I Want To Be A Saint


I love the college students. They are just so full of … everything, and most everything in a good way. As part of my campus ministry responsibility, I occasionally meet with one student group or another. Earlier this semester I had one meeting in which a reflection on saints were part of an opening prayer before the agenda was tackled. In discussing these saints, the student leader and many others there voiced the opinion that sainthood was too high of an ambition for them. I disagree. But for the moment, I kept my counsel to myself.

Tom Franzak composed a one-man musical, “Saints,” which I’ve seen performed by the artist twice. The opening song, unsurprisingly named, ” I Want to Be A Saint,” includes some voice-overs of people reflecting on the lives of the saints. “I couldn’t be a saint,” one person among many muses. But the last voice, a young child’s, declares “I want to be a saint!”

I’ve come to the conclusion that Catholics who cannot declare this are missing out on a delicious and rightful self-confidence. I confess I think it often. My wife and I remark on occasion that each of us is the other’s ticket to sainthood.

Kidding aside, I think Catholics should take seriously the notion that we are baptized to be saints. We receive Communion to draw closer to Christ and to be open to divine grace. We participate in the sacramental life of the Church as an expression of our desire to get closer to Christ, to have divinity rub off on us, to be more like Christ and those who follow him.

Images of saints in Church surround the body of earthly believers. We are part of a communion, or so we profess in the Creed. We also profess One Church, not a Church of different classes of lay people: one holy and in glory, and another grovellng and due for thousands of years of purgation.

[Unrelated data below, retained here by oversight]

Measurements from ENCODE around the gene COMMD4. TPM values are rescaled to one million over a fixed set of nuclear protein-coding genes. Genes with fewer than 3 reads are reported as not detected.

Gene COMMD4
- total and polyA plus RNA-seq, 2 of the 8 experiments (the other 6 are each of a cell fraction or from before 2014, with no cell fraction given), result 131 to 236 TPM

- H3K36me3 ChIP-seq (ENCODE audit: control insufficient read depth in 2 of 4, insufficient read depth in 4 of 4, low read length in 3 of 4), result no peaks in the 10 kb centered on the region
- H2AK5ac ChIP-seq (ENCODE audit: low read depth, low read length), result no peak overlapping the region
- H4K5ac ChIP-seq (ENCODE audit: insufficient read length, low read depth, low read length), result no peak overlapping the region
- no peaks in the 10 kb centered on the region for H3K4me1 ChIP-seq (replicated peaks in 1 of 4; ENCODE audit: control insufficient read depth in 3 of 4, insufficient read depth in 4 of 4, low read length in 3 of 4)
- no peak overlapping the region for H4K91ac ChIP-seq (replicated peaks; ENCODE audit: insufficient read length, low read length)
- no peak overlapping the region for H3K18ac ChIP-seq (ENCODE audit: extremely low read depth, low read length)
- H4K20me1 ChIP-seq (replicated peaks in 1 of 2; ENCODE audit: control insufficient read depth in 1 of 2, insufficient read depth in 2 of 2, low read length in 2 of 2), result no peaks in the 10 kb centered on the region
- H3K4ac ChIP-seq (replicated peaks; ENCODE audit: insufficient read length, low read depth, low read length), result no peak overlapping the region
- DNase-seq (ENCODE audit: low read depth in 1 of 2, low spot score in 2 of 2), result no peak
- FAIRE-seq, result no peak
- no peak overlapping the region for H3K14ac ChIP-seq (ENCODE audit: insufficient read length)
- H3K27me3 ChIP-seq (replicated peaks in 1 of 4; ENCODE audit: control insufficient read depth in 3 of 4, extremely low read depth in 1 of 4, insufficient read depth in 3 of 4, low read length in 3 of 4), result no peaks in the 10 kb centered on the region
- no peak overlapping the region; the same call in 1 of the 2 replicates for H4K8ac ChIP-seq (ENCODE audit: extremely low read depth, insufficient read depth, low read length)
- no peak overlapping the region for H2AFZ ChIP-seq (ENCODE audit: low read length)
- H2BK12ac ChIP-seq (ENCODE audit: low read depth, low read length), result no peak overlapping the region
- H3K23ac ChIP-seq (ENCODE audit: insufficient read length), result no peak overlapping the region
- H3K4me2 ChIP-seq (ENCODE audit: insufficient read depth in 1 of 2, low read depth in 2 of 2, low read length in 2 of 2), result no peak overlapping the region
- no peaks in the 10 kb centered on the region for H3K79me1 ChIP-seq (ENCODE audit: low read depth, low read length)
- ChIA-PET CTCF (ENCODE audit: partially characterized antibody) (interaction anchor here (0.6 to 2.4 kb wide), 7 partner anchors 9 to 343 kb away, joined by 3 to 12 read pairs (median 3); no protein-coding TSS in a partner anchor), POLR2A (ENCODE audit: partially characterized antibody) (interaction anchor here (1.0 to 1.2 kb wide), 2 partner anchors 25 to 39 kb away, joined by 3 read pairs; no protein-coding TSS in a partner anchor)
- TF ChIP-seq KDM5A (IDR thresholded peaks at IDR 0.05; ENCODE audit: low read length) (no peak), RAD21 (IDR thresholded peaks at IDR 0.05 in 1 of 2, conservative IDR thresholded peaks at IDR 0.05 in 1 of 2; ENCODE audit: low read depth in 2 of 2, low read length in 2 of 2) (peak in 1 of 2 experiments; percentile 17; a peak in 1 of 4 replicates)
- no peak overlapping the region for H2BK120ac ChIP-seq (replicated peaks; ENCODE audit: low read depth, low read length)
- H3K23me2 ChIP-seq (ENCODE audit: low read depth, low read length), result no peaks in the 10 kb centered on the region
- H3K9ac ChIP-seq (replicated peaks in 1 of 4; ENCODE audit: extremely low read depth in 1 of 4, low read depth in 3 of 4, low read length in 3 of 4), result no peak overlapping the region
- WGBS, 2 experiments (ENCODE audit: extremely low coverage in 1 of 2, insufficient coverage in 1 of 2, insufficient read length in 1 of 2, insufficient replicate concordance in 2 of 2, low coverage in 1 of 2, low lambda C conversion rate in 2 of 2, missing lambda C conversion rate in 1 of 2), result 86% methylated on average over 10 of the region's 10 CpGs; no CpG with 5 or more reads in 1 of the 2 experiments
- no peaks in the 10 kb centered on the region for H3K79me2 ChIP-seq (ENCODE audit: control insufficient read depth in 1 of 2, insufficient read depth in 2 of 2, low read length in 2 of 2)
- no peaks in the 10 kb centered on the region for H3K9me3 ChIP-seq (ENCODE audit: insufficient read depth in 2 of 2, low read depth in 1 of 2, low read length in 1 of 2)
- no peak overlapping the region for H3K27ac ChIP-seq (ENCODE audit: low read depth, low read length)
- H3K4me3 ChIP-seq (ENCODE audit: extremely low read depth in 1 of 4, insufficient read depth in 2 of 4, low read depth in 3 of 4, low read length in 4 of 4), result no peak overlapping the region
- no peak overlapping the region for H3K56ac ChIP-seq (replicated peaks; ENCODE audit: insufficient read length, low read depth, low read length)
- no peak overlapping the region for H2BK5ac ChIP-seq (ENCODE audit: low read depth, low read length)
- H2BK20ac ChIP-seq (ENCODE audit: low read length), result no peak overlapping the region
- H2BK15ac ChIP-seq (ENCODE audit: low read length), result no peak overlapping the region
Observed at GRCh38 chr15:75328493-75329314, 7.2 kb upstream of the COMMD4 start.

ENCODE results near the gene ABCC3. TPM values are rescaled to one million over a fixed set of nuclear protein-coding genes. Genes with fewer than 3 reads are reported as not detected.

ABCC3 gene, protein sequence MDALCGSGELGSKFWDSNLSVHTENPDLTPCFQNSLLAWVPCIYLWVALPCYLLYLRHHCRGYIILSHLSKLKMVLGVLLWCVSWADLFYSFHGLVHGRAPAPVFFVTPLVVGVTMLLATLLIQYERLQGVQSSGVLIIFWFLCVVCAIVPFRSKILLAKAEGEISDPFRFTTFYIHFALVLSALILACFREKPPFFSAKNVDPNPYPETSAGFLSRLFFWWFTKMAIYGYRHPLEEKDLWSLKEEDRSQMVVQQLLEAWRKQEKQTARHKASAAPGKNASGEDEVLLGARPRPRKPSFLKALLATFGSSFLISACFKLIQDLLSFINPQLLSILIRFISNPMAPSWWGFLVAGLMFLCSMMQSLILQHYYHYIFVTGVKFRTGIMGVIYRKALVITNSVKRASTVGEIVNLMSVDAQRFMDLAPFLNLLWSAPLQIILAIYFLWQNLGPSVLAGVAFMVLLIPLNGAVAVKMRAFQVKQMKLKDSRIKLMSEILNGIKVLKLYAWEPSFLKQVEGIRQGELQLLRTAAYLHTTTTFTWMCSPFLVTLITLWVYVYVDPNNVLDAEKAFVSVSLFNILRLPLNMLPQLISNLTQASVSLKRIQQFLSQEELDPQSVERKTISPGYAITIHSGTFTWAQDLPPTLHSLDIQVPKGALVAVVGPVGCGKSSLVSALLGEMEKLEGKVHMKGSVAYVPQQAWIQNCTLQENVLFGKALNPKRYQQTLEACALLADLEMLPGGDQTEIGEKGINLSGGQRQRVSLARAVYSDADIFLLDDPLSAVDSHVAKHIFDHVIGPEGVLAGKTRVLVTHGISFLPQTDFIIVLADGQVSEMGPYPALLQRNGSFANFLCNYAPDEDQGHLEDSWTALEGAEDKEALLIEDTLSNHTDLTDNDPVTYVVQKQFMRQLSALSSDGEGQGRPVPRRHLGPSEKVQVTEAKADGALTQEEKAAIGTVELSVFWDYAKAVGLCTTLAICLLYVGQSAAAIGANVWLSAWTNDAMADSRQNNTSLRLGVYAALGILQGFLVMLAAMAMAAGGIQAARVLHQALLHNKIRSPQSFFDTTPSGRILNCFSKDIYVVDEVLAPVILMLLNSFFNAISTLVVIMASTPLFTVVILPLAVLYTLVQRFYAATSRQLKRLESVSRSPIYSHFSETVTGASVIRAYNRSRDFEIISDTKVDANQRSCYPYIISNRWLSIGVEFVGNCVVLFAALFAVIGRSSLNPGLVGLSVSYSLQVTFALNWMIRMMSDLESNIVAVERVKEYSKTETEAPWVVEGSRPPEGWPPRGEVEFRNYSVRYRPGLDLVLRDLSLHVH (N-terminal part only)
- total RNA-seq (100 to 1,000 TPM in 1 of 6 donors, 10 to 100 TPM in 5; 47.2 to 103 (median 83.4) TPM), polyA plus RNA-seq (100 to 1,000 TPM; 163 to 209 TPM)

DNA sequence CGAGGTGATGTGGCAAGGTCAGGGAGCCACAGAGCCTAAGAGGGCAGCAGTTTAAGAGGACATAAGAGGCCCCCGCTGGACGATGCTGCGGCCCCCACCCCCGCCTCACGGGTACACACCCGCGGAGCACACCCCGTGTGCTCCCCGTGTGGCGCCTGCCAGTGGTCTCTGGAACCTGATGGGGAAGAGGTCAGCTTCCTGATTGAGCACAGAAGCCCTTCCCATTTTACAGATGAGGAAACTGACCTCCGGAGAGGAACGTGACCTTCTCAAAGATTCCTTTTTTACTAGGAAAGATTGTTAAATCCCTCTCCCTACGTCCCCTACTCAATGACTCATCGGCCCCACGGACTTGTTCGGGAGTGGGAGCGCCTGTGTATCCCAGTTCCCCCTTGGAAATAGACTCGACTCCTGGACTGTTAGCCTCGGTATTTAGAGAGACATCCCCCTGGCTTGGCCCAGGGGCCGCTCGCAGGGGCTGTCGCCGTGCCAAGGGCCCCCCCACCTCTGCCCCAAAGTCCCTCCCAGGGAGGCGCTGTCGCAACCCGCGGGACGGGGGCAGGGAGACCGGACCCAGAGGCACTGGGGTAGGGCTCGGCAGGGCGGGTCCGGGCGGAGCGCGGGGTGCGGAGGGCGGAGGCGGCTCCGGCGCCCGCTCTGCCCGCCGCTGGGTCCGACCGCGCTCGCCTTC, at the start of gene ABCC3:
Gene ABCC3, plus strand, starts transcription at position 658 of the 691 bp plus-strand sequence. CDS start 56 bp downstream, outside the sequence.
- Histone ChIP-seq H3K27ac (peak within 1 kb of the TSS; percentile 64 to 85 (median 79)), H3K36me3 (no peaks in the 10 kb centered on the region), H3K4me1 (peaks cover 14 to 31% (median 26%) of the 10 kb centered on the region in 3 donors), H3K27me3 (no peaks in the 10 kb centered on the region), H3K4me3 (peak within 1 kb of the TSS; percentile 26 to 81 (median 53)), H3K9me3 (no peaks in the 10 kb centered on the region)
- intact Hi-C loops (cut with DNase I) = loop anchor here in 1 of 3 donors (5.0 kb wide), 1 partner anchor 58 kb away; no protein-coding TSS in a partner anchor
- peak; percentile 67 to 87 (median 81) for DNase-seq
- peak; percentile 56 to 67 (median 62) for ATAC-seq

One of the students expressed an admiration for St Faustina, who, according to her biography, I’m told was often coming up short by the standards of behavior in her order or doing things thought inappropriate by her spiritual director. So I’m not convinced either that lack of sin is or should be equated with holiness or sainthood. If you want sinless, there’s God. Our human example is the Blessed Mother. Every other saint sinned. Sometimes grievously so.

I’m curious as to why more Christians don’t aspire to sainthood. One cannot earn it by oneself. It’s all up to God. And if it is up to God, then why not ask God for the grace? I want to be a saint, and I think you should want to be one, too.

About catholicsensibility

Todd lives in the Pacific Northwest, serving a Catholic parish as a lay minister.
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7 Responses to I Want To Be A Saint

  1. Liam says:

    Well, this brings to mind one of the better scenes from “Agnes of God” – particularly the contrast between holiness-as-goodness (holiness is what we do) and holiness-as-belonging-to-God (holiness is who we are):

    MOTHER MIRIAM When I was a child I used to hear my guardian angel. She sang to me ’till I was six years old. That’s when I stopped listening. But I remember the voice. A few years ago I looked at myself and saw nothing but a nun who was certain of nothing. Not even of Heaven. Not even of God. And then one evening I saw Agnes standing by her window, singing. And all my doubts about myself and God were gone, in that one moment. I recognized the voice. Please don’t take it away from me again, Doctor Livingston. Those years after six were very bleak.

    MARTHA Do you suppose the saints would have smoked if tobacco had been popular back then?

    MOTHER MIRIAM Undoubtedly. Not the ascetics of course but, well Saint Thomas More…

    MARTHA (chuckles) Long, thin and filtered.

    MOTHER MIRIAM Saint Ignatius would smoke cigars and stub them out on the soles of his bare feet. (they roar with laughter) And of course (distorted)

    MARTHA Hand rolled.

    MOTHER MIRIAM Even Christ would partake socially.

    MARTHA Saint Peter?


    MARTHA Right…

    MOTHER MIRIAM Mary Magdalen?

    MARTHA (imitating) Oh, you’ve come a long way baby.

    MOTHER MIRIAM And Saint John would chew tobacco.

    More laughter, then the moment because more serious.